Harvey and Rubin make perfect co-hosts. Harvey, 32, is a former radio DJ at K-Rock (Howard Stern’s old flagship station) who runs his own board while producing on the fly. The Pennsylvania native often wears a smirk, but he’s a serious newsreader that manages the flow of the show. Rubin, 35, the epitome of the Jewish comedian from Lawn Gisland, recently started making comedic appearances on The Joy Behar show. He knows his shit, but he usually wraps it in a well-timed joke consistent with his career.

Ben and Dave proudly boast that Entertainment Weekly called them a “mas macho” version of Ryan Seacrest and Simon Cowell. It’s a funny comparison (two gay dudes being “mas macho” than two straight dudes), but it’s not an apt one. The pair enjoys witty pop culture banter, sure, but they don’t do so in the name of staged interplay. While this won’t make for a good pull quote for their media files, there’s is more of a free-flowing partnership more reminiscent of a tandem like Nick Nolte and Eddie Murphy in 48 Hours or Gregory Hines and Billy Crystal in Running Scared. They’re street-wise, and they crack wise.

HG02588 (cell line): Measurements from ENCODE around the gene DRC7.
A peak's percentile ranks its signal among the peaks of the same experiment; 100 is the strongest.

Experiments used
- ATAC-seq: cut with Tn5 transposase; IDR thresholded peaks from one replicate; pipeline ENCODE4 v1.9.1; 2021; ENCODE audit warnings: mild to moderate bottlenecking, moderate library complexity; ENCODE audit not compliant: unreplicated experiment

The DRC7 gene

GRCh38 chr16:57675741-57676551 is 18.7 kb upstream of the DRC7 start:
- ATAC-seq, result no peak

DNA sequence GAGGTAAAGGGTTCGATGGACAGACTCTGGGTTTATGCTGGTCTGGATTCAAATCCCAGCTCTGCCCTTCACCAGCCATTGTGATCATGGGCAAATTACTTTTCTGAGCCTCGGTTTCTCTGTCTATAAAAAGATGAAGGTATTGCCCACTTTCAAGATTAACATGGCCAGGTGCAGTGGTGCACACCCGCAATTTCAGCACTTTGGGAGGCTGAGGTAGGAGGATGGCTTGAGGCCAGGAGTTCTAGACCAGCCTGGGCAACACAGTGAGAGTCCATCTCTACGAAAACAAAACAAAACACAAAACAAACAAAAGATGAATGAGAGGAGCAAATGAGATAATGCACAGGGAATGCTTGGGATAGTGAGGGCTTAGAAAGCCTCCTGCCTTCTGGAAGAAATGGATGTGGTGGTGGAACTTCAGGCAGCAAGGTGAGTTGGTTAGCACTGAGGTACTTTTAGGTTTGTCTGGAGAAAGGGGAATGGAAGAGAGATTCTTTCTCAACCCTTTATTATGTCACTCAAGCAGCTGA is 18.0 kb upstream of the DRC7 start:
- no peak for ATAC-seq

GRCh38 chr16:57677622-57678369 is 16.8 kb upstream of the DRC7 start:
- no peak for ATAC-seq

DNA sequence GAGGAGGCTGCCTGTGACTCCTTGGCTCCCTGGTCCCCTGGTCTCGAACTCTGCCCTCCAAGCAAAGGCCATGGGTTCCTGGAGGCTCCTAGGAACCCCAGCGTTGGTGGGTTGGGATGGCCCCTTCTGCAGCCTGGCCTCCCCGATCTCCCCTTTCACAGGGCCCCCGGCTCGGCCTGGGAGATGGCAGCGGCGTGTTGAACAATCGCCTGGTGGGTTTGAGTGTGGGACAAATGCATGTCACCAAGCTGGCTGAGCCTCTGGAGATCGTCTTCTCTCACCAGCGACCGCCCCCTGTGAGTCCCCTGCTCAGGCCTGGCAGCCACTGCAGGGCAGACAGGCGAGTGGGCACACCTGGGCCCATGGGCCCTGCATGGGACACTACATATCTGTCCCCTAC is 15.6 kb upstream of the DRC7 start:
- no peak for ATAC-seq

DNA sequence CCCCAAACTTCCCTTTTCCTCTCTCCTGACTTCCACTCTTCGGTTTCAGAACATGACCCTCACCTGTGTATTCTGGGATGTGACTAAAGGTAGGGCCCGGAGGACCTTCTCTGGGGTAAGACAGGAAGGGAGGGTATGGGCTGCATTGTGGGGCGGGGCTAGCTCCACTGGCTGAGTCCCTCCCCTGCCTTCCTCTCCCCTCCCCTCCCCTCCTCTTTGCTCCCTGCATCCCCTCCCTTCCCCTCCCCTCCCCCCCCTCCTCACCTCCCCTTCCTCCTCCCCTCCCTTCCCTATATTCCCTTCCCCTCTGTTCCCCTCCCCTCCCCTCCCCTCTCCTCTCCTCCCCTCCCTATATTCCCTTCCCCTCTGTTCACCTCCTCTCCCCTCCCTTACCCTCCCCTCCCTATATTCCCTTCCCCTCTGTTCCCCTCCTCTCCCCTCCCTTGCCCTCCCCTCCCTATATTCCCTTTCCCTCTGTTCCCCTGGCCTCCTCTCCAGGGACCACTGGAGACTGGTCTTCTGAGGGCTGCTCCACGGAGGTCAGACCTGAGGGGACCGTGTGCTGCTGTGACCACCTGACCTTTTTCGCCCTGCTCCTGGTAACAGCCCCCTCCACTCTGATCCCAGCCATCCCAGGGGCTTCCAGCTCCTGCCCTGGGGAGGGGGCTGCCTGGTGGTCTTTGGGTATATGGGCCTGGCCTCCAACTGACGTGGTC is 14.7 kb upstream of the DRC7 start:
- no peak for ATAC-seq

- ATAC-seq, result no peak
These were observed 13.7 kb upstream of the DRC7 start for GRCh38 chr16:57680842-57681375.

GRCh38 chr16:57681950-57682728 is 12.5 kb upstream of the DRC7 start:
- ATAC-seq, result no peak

Today, May 25th, The Six Pack celebrates its second anniversary and releases its 69th podcast (featuring MSNBC’s out anchor Thomas Roberts). It’s been two solid, foundation-laying years of “news, views and dudes.” Numbers for each episode vary, but The Six Pack consistently achieves between 10,000 and 20,000 downloads per podcast. All told, Ben and Dave’s podcast has had over 40 million minutes of audio downloaded. The listener base continues to grow on a weekly basis, and they’ve actually outgrown two servers, having just signed on with Liberated Syndication, which distributes Adam Carolla’s and Marc Maron’s podcasts, to host the show and accommodate the traffic.